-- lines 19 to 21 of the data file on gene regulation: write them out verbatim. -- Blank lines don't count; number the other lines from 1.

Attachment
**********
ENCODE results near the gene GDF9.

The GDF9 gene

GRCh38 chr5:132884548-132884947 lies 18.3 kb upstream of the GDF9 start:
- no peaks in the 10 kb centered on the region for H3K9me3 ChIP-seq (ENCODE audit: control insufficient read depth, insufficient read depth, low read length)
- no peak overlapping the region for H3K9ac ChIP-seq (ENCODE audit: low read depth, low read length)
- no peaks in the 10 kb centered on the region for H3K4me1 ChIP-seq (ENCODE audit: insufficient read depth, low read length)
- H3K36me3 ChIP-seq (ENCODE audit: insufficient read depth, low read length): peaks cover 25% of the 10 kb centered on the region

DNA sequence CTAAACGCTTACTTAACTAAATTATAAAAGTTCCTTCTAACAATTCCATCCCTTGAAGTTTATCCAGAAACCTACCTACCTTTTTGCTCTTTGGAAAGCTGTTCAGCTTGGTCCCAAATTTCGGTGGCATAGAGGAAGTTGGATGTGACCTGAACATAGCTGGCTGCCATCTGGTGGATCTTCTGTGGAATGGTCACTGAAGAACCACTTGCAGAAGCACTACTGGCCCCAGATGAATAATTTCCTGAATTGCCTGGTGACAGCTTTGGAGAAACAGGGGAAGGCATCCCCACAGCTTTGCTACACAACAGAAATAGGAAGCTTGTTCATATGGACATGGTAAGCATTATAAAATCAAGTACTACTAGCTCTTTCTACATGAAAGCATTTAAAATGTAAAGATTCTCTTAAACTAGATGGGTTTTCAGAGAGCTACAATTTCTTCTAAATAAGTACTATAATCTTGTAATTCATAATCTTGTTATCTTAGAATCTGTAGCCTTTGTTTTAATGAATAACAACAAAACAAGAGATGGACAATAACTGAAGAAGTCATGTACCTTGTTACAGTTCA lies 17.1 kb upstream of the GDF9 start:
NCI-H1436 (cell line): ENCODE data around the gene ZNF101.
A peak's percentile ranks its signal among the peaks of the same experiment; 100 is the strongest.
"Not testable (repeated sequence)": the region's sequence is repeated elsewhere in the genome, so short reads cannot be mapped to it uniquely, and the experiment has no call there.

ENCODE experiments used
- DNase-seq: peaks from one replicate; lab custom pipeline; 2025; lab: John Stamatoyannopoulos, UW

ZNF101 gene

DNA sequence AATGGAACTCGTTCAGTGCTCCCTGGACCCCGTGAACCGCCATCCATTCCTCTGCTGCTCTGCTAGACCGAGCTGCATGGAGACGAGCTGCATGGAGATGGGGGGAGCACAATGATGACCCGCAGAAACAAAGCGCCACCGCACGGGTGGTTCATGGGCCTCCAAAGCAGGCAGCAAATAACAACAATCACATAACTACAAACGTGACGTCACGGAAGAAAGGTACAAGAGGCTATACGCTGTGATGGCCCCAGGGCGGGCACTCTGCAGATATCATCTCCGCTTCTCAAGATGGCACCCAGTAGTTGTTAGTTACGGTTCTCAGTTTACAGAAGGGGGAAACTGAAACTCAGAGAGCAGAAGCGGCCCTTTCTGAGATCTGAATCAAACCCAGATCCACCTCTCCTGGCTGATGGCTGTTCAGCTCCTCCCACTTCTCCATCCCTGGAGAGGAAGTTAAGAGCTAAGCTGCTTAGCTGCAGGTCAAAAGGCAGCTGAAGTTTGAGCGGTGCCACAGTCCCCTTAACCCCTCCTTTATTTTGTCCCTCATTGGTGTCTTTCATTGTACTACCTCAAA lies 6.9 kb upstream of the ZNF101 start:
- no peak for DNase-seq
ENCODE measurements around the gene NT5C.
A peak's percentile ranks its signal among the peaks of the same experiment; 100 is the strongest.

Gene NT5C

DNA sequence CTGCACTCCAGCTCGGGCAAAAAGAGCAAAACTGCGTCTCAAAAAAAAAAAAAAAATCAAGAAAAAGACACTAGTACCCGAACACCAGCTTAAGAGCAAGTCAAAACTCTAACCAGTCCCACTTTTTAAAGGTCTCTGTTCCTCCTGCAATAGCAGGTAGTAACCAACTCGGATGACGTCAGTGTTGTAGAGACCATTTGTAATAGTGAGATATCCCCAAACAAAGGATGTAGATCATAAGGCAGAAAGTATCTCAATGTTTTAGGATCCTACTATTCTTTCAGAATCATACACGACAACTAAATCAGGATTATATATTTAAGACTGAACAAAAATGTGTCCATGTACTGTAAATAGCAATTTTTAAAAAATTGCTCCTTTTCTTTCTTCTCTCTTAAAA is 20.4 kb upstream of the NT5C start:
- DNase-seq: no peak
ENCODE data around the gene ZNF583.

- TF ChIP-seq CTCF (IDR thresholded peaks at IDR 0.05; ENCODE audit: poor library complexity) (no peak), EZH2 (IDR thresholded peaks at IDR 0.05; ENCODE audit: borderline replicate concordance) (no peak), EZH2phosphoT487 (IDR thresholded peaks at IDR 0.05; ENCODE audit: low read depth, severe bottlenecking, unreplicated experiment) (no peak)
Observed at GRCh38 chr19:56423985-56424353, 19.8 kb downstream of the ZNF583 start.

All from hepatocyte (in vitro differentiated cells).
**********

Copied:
Gene NT5C

DNA sequence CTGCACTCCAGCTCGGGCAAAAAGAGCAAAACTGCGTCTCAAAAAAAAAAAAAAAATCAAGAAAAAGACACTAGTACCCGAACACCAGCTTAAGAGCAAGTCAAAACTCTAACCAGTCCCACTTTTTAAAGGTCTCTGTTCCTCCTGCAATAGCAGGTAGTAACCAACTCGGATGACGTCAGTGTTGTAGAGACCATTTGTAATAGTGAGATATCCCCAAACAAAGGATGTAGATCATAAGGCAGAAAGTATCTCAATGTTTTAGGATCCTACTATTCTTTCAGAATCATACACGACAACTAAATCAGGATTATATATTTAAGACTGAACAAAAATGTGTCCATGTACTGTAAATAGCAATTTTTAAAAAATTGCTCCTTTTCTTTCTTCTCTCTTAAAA is 20.4 kb upstream of the NT5C start:
- DNase-seq: no peak